Jun 16, 2011

Refashion NYC?

New York City's new textile recycling bin, flanked by two promotional sidekicks.RefashionNYCNew York City’s new textile recycling bin, flanked by two promotional sidekicks.

Titled RefashionNYC, the program has been in the works since last year, when the city started accepting bids for a 10-year contract committing a New York-based charitable group to regular pickups of clothing, linens, shoes and clean rags throughout the city.No more hauling your hand-me-downs in plastic bags and shopping carts to your nearest green market or thrift shop, New Yorkers. City officials say they have partnered with Housing Works, a group that helps homeless people infected with the H.I.V. virus, to pick up donated clothing at apartment buildings in one of the first large-scale consumer textile recycling programs in the Country.
The goal is to capture most of the 200,000 tons of textile and apparel materials that New Yorkers throw away each year but that could be reused instead, reducing the city’s garbage disposal costs.

The new program is free and open to residential buildings in all five boroughs. All it takes, Department of Sanitation officials say, is for a landlord, building manager or superintendent to sign up online, obtain a metal bin from the city and assign a staff member to monitor the bin and schedule pickups when it is full.
Donations are tax-deductible, and the program will pay for itself through the sale of the donations, the officials said.
Although textiles, including shoes and accessories like handbags and belts, are among the most valuable recyclables, textile recycling by consumers constitutes only a fraction of all recycling in the country.
Officials with the Secondary Materials and Recycled Textiles Association, a trade group, say that materials like stained or ripped clothing, buttons and zippers can all be reprocessed and find a second life as wiping cloths, carpet padding, seat stuffing and other products. In the end, they say, less than 10 percent of what is donated goes to a landfill.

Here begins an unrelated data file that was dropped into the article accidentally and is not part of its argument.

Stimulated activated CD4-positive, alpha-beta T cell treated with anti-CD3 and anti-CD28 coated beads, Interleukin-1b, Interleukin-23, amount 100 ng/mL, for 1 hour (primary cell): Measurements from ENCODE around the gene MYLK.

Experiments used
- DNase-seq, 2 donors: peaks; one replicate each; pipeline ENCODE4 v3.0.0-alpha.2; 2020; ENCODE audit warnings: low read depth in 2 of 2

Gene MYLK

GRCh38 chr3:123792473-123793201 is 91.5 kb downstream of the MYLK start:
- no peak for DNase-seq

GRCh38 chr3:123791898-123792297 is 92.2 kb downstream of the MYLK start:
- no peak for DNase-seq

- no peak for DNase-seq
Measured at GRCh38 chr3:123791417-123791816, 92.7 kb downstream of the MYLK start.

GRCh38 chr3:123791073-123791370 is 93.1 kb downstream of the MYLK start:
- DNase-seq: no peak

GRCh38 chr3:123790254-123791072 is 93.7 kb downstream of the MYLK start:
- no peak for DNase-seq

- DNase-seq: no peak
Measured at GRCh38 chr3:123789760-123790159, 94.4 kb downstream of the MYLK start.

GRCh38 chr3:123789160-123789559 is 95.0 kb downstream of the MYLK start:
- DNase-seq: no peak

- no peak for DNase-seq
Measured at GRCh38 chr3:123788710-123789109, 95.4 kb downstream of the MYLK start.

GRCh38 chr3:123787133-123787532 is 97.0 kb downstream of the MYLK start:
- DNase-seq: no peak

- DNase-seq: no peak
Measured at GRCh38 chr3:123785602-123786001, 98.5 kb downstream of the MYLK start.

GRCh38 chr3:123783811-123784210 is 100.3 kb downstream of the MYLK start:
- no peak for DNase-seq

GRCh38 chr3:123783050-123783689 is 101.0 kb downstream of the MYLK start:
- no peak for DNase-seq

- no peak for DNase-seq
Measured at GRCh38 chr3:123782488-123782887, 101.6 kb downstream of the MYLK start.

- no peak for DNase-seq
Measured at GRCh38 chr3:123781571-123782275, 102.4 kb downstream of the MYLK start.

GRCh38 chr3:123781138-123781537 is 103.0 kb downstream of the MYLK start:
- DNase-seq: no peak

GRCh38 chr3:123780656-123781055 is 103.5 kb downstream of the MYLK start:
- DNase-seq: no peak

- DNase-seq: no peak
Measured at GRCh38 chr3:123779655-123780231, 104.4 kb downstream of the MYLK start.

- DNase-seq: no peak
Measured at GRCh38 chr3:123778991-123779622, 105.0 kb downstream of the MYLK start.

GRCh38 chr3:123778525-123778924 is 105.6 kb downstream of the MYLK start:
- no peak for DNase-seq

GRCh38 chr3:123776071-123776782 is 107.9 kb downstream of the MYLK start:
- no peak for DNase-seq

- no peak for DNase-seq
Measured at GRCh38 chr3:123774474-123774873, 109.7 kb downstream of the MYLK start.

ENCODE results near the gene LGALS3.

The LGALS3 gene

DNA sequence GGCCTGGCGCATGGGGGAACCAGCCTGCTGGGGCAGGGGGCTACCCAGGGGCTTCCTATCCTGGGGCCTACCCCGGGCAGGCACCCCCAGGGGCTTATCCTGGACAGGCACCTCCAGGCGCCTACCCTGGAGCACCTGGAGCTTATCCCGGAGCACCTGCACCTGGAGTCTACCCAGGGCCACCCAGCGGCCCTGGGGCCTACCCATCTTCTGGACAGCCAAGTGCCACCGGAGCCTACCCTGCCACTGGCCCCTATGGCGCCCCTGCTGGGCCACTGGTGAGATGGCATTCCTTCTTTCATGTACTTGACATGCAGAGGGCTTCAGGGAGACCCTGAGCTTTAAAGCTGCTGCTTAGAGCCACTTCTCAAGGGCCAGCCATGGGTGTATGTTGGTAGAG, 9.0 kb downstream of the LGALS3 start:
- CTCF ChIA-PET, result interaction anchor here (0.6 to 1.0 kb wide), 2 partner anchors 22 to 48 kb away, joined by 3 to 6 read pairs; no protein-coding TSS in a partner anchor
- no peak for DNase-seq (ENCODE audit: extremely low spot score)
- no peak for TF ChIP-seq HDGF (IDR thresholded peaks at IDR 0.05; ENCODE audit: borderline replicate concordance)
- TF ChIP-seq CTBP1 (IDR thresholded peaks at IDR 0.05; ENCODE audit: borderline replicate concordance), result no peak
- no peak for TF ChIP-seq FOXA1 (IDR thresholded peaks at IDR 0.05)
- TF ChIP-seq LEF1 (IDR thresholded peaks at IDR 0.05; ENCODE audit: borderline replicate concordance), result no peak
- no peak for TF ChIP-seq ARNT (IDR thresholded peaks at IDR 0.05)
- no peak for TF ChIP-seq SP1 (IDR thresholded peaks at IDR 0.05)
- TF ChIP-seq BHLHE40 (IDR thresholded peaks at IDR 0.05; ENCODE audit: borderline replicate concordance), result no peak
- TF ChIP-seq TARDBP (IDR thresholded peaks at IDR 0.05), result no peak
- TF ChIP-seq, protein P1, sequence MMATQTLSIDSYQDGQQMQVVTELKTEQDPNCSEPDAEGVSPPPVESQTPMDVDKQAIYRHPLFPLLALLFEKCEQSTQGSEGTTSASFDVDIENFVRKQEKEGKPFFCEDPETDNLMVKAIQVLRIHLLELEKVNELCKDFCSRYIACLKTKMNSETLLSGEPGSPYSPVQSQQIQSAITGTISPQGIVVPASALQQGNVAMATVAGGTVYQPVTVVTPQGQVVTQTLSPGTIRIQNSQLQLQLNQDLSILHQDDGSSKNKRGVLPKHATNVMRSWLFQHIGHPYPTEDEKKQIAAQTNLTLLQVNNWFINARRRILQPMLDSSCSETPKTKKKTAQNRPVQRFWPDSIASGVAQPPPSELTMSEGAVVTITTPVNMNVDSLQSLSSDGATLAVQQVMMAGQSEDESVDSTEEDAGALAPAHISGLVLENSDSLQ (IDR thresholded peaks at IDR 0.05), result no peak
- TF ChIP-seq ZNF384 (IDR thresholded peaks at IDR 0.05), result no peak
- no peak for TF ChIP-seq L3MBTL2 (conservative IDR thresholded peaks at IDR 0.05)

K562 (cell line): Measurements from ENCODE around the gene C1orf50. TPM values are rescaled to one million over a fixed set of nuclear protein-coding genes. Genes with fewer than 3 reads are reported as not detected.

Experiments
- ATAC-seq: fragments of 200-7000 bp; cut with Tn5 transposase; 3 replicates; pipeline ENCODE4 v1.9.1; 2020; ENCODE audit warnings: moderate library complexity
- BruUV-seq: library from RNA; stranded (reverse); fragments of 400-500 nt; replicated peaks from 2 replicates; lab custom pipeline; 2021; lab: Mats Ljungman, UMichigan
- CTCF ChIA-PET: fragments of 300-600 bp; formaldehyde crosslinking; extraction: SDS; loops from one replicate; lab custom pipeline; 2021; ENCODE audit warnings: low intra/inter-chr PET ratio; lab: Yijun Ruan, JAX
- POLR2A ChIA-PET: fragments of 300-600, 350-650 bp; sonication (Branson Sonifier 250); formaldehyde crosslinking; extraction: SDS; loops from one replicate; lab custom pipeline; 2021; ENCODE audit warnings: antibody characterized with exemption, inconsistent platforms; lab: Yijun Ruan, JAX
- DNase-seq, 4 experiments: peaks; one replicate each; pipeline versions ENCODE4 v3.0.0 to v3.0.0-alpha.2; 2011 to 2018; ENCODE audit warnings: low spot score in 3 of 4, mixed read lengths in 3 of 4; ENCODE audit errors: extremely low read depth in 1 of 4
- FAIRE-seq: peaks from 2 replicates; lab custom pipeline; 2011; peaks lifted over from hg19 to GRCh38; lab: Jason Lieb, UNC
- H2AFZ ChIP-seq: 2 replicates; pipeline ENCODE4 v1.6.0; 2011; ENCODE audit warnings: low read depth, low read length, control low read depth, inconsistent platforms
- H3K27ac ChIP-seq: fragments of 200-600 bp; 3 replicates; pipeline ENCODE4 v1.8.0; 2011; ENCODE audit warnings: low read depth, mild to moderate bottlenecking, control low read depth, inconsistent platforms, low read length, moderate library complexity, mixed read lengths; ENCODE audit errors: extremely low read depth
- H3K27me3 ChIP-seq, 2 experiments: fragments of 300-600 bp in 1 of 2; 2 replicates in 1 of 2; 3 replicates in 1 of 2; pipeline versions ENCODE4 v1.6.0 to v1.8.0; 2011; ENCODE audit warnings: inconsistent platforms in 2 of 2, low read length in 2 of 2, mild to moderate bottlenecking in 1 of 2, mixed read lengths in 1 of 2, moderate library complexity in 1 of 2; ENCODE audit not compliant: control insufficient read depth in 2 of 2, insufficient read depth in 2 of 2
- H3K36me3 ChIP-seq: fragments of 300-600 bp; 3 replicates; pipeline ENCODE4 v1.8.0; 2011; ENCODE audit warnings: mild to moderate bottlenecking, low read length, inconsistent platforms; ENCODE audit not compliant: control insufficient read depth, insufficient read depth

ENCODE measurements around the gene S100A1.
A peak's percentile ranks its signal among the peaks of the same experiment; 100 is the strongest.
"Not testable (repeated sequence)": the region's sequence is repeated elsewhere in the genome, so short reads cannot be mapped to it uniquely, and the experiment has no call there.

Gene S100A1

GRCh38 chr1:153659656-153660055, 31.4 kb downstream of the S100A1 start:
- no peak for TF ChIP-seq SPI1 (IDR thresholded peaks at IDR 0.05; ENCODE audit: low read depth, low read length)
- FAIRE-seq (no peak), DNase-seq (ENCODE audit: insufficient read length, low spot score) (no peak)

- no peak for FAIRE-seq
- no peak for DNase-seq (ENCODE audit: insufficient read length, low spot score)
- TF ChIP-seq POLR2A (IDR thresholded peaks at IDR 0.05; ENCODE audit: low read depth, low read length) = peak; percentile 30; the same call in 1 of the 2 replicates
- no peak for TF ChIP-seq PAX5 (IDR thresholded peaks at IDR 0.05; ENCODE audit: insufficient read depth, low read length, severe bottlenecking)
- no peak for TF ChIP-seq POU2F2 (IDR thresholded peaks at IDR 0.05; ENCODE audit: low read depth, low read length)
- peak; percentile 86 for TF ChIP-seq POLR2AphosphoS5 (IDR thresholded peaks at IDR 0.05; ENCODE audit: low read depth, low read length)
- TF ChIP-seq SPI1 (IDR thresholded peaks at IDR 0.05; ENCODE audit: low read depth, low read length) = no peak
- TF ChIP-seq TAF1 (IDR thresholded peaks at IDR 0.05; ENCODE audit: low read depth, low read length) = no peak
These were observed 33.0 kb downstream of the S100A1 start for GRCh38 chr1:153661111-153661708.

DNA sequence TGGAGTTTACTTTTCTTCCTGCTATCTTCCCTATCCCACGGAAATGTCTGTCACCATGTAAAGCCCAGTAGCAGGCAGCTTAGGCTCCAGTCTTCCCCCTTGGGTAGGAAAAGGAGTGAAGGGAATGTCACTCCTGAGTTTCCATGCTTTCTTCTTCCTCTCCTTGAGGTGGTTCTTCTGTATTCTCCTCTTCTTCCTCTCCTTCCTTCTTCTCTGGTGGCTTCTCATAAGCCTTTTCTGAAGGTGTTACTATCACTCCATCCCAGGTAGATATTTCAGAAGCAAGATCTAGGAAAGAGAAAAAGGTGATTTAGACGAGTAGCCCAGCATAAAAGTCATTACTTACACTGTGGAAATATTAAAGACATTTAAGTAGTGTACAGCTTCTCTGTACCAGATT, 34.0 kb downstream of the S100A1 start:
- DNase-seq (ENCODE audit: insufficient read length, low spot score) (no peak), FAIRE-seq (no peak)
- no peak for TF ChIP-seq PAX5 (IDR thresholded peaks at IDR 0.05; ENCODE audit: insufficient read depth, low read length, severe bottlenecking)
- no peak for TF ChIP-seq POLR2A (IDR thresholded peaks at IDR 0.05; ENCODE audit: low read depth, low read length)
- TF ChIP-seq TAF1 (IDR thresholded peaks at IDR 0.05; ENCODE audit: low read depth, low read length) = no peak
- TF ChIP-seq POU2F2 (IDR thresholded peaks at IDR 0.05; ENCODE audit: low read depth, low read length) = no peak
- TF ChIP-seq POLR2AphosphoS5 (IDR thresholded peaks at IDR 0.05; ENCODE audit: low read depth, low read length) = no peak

But it has often been more convenient for car-less New Yorkers to throw old sweaters away than to carry them over to Goodwill. Residents can still find the closest thrift store or drop-off location for clothing donations atwww.nyc.gov/stuffexchange, but soon they may prefer to use the donation bin in their lobby or right outside.


  1. Such a great idea for things that are not in good enough condition to be donated. It always pains me to throw something out that could probably be recycled.

  2. I fear those mascots could attract violence!

  3. What Kailyn ^^^ said.
    Everything should be recyclable.
    This is a great idea.

  4. We could use something like that in the midwest. Great idea.

  5. You dig up some great stuff. This is a good idea, t'would be nice if we could do this all over the country!!!!

  6. I recall seeing bins like this in the Motor last year... it is a good idea whose time has come..!

  7. Excellent idea! I'm all for it :-)


Tell Me What You Think, Don't Make me go Rogue on you :o)